Friday, May 12, 2017

Uber Suffers Legal Setbacks In Europe, U.S.

In the Waymo case Uber's bid to make their arguments in private was turned down by the judge overseeing the action but even worse for Levandowski, hizzoner is using his Federal Judgeship powers.*

From the New York Times:

Judge Denies Uber’s Motion for Private Arbitration
A federal judge denied a motion to move a legal showdown between Uber and Waymo into private arbitration, according to a court document filed Thursday evening, a decision that sets the stage for a public, bare-knuckle trial between the two companies.

It was a setback for Uber, which has been accused of stealing valuable technology from Waymo, the self-driving-automobile unit spun out of Google. Uber had pushed for arbitration, usually a less expensive and faster process — and one that neither takes place in front of a jury nor becomes part of the public record.

At the heart of the suit is Anthony Levandowski, a star engineer and a veteran of self-driving technology who Waymo has claimed stole technology from Google before leaving to form Otto, his own autonomous-vehicle start-up. Waymo has argued that Uber conspired with Mr. Levandowski to use those stolen files in Uber’s self-driving-car designs after Uber purchased Mr. Levandowski’s start-up for $680 million. Uber has denied the accusation.

But the already-trying civil process for Mr. Levandowski — who is not being sued — has now raised the specter of a criminal case. In a separate order, the judge overseeing the dispute suggested that a federal prosecutor review the matter.

In making its case for arbitration, Uber pointed to a previous arbitration clause from Mr. Levandowski’s employment contract with Google....MORE

And from Reuters:

Setback for Uber as European court advised to treat it as transport firm
Uber faces the biggest challenge yet to its European roll-out after the region's top court was advised to rule that the U.S. ride-hailing firm is actually a transport service not an app.
Although the opinion of the Court of Justice of the European Union's (ECJ) Advocate General Maciej Szpunar is non-binding, its judges usually follow such advice and are likely to reach a final ruling in the landmark case in the coming months.

If the ECJ does rule that Uber is a transport service, this is likely to have an impact on the Silicon Valley firm's operations in Estonia, Poland, Czech Republic, and Finland where it still runs UberPOP, using amateur drivers to pick up riders.

The ECJ's final ruling cannot be appealed by Uber, the world’s most valuable venture-backed company, which is also struggling with a wave of executive departures and criticism of its work culture.

The case was brought by Barcelona taxi drivers who argued that UberPOP engaged in unfair competition by using unlicensed drivers and the ECJ's ruling will bind the referring court in Barcelona, which will then hand down the decision.

A spokeswoman for Uber said it would await the ECJ's final ruling, but added it "would not change the way we are regulated in most EU countries as that is already the situation today".
And a ruling against it would "undermine the much needed reform of outdated laws which prevent millions of Europeans from accessing a reliable ride at the tap of a button," she added.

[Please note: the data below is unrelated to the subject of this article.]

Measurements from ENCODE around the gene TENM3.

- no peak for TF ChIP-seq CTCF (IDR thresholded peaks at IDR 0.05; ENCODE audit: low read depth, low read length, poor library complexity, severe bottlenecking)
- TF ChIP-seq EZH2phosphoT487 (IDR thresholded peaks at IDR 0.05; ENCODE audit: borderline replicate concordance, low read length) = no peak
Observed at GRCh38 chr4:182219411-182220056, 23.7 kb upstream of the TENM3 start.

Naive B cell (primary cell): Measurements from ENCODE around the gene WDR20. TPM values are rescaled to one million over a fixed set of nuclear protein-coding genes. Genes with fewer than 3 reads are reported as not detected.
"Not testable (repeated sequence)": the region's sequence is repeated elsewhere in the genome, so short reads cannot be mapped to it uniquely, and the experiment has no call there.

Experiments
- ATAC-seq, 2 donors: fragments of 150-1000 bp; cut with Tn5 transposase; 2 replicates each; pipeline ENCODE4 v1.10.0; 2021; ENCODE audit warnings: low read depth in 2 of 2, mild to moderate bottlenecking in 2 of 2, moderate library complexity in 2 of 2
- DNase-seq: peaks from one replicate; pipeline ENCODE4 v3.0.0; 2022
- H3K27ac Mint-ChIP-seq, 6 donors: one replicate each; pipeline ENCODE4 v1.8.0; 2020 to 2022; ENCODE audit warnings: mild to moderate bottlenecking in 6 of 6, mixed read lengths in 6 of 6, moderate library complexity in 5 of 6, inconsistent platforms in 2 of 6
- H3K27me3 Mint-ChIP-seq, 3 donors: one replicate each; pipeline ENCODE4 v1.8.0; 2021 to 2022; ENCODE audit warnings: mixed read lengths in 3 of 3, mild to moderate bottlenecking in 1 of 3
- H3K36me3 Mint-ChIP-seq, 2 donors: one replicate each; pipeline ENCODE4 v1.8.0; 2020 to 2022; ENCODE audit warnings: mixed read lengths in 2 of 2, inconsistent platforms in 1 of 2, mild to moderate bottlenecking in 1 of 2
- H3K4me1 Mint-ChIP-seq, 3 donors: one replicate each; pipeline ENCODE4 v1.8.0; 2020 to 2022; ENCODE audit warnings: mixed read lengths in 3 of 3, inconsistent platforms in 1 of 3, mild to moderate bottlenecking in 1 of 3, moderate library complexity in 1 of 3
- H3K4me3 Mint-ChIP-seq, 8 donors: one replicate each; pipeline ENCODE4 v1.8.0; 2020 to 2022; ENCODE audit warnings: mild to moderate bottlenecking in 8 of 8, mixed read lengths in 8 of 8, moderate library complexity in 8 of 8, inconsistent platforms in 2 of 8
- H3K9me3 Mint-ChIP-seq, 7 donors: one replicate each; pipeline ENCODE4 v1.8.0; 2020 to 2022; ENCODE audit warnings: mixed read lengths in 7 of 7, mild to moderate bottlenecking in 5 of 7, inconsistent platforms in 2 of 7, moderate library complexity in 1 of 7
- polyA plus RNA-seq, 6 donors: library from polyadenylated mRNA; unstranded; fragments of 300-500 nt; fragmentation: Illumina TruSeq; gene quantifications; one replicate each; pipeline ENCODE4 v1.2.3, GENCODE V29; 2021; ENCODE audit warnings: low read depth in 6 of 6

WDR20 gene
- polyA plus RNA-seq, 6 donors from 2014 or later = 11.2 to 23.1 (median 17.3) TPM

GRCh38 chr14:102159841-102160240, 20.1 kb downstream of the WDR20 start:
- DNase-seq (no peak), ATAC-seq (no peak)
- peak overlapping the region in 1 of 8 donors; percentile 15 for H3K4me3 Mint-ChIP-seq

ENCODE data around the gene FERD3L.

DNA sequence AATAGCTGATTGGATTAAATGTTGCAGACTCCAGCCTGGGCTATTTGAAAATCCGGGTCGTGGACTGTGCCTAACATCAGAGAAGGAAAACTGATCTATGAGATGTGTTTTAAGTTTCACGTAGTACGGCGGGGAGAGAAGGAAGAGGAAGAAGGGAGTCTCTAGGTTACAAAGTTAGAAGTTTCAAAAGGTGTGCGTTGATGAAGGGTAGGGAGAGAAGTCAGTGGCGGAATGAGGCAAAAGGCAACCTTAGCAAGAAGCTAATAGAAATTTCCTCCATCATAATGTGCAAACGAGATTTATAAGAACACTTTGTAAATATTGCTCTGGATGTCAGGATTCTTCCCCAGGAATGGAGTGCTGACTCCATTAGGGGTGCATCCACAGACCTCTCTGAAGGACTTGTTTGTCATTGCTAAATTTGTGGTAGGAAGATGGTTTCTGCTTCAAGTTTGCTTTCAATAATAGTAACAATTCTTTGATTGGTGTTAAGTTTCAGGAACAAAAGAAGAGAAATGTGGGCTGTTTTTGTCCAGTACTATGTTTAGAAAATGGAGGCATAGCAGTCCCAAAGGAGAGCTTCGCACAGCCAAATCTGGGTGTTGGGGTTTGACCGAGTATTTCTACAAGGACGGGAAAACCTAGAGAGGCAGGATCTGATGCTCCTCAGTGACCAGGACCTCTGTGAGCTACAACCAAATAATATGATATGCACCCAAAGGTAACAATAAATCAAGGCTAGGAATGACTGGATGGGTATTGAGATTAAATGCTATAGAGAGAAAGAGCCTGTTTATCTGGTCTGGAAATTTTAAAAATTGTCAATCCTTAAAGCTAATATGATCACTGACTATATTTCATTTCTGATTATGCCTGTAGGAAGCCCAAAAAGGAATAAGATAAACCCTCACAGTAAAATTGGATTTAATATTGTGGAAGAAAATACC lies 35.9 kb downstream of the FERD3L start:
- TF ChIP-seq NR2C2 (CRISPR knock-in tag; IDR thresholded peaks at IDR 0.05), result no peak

Europe has proved to be one of Uber’s toughest markets, where it already faces restrictions in several large countries and major cities, forcing it to withdraw or curtail services that depend on non-licensed taxi drivers.
As a result, it is unlikely to be required to scale back its services by any ruling, although the opinion appears to block one of the company’s best hopes for EU-wide regulatory relief.

Uber, which allows passengers to summon a ride through an app on their smartphones, expanded into Europe five years ago but has been challenged in the courts because it is not bound by the same strict licensing and safety rules as some competitors.

Szpunar upheld the view that the same rules should be applied to Uber, saying that its drivers "do not pursue an autonomous activity that is independent of the platform. On the contrary, that activity exists solely because of the platform, without which it would have no sense."

And Uber could not be seen as a mere intermediary between drivers and passengers because it controlled economically important aspects of the urban transport service, Szpunar said....MORE
*Here are a couple of our comments from last month:

Waymo vs. Uber: 8 Things I Learned From Anthony Levandowski Taking the 5th
As noted in April 1's "Uber: Judge Says He May Grant Waymo's Request For An Injunction Against Uber's Self Driving Efforts":
From the introduction to yesterday's "In Waymo v. Uber, honing the craft of litigation gamesmanship" (GOOG):
I was going to put something together on Anthony Levandowski's use of the 5th amendment in a civil matter and some of the implications of doing so but didn't get to it. In the meantime here is a look at some high-buck lawyering and tactics of litigators...
I was thinking more along the lines of inferring guilt--in a criminal proceeding an inference from the assertion of the 5th amendment right is strictly verboten and judges so instruct the jury, whereas in most state courts (California being a notable exception) and U.S. federal court,  a civil pleading of the 5th may be assumed to be an admission of guilt.

But yeah, another implication is: if you piss off a tech savvy* federal judge you've got a problem....
A civil pleading of the 5th may be assumed to be an admission of guilt.
And there you go, things just got real for Mr. L.